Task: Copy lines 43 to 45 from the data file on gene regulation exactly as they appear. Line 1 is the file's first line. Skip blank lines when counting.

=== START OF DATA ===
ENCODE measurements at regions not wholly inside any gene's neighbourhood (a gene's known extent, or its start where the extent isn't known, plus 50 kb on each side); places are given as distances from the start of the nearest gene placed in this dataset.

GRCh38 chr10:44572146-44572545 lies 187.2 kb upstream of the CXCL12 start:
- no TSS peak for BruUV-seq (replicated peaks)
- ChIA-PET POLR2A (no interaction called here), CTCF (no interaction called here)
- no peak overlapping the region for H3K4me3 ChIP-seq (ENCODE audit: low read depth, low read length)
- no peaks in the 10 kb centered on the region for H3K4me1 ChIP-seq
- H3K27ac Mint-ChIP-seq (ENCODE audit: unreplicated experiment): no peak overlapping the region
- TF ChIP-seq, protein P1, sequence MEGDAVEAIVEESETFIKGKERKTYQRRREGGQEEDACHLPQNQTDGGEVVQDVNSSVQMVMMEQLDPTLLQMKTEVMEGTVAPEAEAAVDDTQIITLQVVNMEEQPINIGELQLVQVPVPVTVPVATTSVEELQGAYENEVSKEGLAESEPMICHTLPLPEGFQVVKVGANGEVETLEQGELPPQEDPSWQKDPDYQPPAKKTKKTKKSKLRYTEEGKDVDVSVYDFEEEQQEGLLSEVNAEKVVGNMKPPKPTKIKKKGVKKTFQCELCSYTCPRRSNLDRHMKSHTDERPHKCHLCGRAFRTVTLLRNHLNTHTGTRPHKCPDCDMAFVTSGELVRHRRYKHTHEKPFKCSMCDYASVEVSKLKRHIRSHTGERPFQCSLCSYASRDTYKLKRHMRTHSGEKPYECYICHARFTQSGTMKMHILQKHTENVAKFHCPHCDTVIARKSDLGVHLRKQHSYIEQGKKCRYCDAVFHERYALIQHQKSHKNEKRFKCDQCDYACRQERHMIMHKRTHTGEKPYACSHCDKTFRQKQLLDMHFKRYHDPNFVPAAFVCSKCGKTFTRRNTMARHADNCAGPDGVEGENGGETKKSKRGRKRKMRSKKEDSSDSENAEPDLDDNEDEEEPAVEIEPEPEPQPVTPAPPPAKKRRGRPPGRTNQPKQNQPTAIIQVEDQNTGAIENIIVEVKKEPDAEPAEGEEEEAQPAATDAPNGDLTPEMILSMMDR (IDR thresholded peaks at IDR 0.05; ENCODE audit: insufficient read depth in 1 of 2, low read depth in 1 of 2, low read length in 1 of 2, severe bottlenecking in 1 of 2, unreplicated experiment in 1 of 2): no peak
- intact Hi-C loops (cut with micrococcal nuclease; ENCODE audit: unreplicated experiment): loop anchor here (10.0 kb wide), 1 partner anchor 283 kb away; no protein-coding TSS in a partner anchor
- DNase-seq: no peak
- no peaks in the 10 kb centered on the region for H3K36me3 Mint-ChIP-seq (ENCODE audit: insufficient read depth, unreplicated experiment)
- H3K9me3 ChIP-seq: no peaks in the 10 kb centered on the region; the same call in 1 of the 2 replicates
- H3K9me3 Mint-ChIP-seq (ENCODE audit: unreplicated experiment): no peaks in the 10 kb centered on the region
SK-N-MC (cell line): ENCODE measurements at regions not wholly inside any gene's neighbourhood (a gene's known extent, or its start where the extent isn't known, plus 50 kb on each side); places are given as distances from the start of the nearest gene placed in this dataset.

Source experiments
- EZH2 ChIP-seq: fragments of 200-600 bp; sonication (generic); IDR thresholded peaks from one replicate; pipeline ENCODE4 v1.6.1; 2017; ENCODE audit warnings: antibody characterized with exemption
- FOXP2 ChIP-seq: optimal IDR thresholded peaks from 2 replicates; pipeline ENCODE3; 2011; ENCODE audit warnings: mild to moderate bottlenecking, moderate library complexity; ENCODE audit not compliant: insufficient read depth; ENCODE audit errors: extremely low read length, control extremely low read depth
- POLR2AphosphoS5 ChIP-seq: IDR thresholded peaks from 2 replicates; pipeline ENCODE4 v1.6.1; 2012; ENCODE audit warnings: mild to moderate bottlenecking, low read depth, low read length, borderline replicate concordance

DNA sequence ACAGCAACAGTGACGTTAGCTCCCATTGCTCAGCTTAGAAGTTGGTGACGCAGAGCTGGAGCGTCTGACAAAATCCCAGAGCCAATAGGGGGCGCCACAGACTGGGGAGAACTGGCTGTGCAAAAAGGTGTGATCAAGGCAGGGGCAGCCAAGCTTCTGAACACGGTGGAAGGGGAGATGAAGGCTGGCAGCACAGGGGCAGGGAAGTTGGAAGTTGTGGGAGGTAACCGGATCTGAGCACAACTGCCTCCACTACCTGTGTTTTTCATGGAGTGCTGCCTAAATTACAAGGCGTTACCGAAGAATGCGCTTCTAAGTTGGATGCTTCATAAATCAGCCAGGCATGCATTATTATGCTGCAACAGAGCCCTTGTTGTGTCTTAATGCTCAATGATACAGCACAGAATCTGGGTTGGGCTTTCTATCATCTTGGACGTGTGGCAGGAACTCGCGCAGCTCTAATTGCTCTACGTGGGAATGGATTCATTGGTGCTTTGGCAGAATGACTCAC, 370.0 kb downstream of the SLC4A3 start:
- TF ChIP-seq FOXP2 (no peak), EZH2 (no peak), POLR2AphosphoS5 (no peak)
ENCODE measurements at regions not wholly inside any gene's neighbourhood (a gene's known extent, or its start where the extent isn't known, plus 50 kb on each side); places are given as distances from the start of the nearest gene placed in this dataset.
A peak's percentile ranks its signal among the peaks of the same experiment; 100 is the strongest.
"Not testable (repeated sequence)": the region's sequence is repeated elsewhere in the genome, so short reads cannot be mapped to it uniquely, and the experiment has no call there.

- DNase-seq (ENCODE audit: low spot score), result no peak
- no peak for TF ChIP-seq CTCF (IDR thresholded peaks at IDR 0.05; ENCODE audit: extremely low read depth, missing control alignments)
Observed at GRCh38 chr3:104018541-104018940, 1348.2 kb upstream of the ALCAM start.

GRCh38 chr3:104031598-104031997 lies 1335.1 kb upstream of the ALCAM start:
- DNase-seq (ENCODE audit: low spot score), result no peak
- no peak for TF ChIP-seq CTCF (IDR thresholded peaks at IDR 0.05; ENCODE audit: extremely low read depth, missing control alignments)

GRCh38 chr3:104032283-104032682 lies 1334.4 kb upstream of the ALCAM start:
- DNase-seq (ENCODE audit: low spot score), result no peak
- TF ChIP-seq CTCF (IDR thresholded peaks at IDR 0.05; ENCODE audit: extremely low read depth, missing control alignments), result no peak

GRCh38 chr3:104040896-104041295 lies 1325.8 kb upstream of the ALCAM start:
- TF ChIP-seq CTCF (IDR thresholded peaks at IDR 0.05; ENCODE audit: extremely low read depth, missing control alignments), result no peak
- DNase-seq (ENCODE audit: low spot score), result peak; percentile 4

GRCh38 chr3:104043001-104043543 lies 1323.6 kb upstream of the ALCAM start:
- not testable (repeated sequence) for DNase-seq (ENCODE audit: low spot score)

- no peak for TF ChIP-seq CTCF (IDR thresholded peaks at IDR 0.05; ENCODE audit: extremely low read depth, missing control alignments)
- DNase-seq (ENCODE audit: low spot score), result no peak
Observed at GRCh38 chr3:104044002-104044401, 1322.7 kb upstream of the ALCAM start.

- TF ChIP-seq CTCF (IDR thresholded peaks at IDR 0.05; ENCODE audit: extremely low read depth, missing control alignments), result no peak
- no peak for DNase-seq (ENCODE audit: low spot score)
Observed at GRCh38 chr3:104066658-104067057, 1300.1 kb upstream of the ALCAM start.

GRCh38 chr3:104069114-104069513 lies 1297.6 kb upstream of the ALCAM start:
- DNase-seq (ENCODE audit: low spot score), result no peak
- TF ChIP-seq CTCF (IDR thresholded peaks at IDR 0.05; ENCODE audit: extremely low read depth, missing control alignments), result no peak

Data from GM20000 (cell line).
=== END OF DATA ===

Observed at GRCh38 chr3:104066658-104067057, 1300.1 kb upstream of the ALCAM start.

GRCh38 chr3:104069114-104069513 lies 1297.6 kb upstream of the ALCAM start:
- DNase-seq (ENCODE audit: low spot score), result no peak